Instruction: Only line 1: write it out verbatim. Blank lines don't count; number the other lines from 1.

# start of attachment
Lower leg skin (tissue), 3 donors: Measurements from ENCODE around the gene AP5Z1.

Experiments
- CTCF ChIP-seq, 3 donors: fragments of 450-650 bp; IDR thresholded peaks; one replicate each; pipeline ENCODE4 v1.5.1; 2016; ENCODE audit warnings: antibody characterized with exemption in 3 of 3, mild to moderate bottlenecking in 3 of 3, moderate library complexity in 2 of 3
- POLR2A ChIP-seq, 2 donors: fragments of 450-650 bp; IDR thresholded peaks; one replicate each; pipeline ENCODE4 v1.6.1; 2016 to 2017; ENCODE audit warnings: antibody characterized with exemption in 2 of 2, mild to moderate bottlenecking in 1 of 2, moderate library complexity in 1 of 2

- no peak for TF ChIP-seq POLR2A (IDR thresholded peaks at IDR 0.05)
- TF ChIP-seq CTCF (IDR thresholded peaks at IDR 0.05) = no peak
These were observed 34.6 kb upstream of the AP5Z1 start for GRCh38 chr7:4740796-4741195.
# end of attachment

Lower leg skin (tissue), 3 donors: Measurements from ENCODE around the gene AP5Z1.